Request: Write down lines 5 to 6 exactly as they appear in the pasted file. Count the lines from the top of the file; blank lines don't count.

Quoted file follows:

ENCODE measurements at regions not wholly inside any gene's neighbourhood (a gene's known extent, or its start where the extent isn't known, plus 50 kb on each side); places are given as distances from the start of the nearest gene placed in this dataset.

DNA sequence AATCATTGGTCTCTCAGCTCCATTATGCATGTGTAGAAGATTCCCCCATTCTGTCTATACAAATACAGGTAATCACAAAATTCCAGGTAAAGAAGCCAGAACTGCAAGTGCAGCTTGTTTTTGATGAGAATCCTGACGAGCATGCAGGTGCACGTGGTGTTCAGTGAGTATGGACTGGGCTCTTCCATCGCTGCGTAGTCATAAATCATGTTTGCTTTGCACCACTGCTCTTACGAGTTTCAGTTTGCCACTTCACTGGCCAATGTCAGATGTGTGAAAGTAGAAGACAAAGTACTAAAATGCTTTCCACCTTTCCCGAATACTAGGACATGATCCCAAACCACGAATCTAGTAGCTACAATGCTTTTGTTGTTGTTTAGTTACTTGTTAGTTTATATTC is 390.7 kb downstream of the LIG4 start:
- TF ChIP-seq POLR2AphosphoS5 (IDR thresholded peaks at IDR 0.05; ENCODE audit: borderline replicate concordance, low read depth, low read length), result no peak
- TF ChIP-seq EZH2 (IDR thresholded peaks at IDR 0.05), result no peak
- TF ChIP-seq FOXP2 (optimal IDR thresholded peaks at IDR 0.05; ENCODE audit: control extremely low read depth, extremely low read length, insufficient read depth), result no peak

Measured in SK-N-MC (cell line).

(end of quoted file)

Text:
- TF ChIP-seq FOXP2 (optimal IDR thresholded peaks at IDR 0.05; ENCODE audit: control extremely low read depth, extremely low read length, insufficient read depth), result no peak

Measured in SK-N-MC (cell line).